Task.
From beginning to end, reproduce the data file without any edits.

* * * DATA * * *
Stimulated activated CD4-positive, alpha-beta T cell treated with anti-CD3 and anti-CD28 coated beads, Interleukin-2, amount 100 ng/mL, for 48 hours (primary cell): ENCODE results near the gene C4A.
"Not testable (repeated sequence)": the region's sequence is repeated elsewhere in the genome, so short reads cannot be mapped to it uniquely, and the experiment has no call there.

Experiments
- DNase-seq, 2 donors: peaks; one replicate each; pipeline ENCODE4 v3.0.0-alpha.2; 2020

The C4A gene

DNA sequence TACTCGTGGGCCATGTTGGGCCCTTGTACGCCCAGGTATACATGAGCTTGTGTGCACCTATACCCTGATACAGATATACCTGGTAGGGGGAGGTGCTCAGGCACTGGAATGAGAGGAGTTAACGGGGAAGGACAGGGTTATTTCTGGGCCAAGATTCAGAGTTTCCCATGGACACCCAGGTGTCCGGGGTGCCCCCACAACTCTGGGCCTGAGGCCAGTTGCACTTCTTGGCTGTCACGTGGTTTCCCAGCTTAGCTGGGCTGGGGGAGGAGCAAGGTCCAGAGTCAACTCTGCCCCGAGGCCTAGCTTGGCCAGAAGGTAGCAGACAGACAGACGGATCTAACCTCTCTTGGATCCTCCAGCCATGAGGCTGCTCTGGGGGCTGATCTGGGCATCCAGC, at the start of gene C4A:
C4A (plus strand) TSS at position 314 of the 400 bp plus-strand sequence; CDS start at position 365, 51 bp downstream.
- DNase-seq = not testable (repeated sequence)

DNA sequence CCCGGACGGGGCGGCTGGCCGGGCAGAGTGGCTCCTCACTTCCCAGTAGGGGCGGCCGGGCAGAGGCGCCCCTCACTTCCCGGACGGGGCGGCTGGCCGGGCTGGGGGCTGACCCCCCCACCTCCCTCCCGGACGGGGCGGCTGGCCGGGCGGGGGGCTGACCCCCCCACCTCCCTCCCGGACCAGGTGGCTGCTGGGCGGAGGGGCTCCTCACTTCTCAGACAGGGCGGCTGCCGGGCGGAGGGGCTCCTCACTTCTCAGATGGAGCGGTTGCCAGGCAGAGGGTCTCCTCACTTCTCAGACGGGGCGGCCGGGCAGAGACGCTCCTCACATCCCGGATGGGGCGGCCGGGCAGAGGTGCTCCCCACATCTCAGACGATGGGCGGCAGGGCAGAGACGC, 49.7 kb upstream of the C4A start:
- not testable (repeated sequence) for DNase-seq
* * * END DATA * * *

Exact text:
Stimulated activated CD4-positive, alpha-beta T cell treated with anti-CD3 and anti-CD28 coated beads, Interleukin-2, amount 100 ng/mL, for 48 hours (primary cell): ENCODE results near the gene C4A.
"Not testable (repeated sequence)": the region's sequence is repeated elsewhere in the genome, so short reads cannot be mapped to it uniquely, and the experiment has no call there.

Experiments
- DNase-seq, 2 donors: peaks; one replicate each; pipeline ENCODE4 v3.0.0-alpha.2; 2020

The C4A gene

DNA sequence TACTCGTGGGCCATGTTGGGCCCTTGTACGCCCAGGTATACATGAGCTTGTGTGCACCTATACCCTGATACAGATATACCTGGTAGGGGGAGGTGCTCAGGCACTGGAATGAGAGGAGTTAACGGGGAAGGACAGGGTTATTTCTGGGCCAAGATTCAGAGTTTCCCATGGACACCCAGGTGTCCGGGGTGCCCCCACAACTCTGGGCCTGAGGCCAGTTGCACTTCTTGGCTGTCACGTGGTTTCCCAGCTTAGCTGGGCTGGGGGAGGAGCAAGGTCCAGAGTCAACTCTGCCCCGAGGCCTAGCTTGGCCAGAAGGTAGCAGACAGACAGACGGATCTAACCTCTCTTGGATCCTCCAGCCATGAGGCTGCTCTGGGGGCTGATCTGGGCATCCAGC, at the start of gene C4A:
C4A (plus strand) TSS at position 314 of the 400 bp plus-strand sequence; CDS start at position 365, 51 bp downstream.
- DNase-seq = not testable (repeated sequence)

DNA sequence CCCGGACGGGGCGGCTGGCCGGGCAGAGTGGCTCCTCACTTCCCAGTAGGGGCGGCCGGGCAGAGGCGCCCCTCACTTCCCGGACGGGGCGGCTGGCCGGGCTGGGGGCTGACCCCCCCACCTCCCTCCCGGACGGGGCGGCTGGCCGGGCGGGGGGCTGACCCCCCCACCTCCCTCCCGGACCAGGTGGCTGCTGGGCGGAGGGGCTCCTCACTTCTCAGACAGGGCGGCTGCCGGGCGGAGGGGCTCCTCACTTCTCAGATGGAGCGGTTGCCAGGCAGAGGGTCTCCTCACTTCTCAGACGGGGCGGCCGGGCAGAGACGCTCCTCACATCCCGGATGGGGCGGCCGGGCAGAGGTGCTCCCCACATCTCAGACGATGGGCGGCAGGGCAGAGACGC, 49.7 kb upstream of the C4A start:
- not testable (repeated sequence) for DNase-seq